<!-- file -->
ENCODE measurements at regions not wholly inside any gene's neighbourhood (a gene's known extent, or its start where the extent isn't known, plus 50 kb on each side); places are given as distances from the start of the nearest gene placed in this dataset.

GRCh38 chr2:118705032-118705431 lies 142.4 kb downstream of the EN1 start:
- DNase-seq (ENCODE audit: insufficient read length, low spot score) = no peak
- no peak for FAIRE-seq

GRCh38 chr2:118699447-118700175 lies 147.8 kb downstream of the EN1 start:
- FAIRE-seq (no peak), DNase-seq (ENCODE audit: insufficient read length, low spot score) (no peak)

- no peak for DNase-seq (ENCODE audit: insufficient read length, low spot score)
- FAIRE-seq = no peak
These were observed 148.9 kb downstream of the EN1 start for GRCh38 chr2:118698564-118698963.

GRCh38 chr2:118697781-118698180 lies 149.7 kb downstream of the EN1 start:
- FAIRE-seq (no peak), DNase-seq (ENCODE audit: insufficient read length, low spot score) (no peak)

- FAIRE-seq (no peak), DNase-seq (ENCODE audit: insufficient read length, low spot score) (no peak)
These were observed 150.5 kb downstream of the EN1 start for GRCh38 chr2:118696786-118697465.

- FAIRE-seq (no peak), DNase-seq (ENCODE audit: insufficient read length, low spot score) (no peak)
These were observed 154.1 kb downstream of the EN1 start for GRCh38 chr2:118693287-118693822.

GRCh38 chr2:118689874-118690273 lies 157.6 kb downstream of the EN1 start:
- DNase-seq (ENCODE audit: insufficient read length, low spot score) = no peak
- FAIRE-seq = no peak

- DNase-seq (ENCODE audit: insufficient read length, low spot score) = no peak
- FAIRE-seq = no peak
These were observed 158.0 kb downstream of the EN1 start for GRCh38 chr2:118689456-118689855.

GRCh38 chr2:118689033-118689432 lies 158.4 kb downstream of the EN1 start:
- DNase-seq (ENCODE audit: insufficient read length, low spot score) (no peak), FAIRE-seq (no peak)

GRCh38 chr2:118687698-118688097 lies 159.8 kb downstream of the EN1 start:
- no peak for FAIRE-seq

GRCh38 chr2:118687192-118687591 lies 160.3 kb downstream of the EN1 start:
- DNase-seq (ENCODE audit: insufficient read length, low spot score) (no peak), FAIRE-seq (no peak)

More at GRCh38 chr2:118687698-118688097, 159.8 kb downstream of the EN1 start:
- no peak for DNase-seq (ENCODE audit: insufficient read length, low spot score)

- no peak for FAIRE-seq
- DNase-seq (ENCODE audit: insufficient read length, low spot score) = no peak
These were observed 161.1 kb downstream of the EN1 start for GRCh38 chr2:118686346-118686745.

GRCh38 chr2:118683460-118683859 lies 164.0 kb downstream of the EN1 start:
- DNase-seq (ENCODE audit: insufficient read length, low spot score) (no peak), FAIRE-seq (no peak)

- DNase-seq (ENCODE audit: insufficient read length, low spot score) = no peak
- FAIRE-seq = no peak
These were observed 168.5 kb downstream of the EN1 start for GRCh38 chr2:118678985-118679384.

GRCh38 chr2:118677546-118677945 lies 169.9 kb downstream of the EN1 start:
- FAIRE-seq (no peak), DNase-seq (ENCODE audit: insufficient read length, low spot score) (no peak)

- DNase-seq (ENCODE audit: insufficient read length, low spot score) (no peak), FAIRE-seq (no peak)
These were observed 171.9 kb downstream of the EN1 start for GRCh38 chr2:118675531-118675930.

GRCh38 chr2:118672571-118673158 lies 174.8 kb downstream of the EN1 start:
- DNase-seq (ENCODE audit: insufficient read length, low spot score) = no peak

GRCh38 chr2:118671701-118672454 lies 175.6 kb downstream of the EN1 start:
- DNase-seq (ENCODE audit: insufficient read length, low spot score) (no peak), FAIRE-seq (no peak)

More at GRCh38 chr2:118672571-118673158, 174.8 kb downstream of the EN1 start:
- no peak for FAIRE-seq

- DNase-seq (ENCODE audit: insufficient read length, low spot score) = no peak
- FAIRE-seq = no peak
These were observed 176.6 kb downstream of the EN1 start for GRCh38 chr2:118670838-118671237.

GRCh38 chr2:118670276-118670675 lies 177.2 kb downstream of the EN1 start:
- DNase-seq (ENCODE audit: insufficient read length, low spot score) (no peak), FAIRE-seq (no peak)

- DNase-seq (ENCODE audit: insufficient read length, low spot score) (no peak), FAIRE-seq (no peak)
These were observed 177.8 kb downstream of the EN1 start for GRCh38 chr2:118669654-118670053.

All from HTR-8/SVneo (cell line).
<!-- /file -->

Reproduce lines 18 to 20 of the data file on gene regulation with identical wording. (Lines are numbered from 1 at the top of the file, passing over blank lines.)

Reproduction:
- FAIRE-seq = no peak

- DNase-seq (ENCODE audit: insufficient read length, low spot score) = no peak
- FAIRE-seq = no peak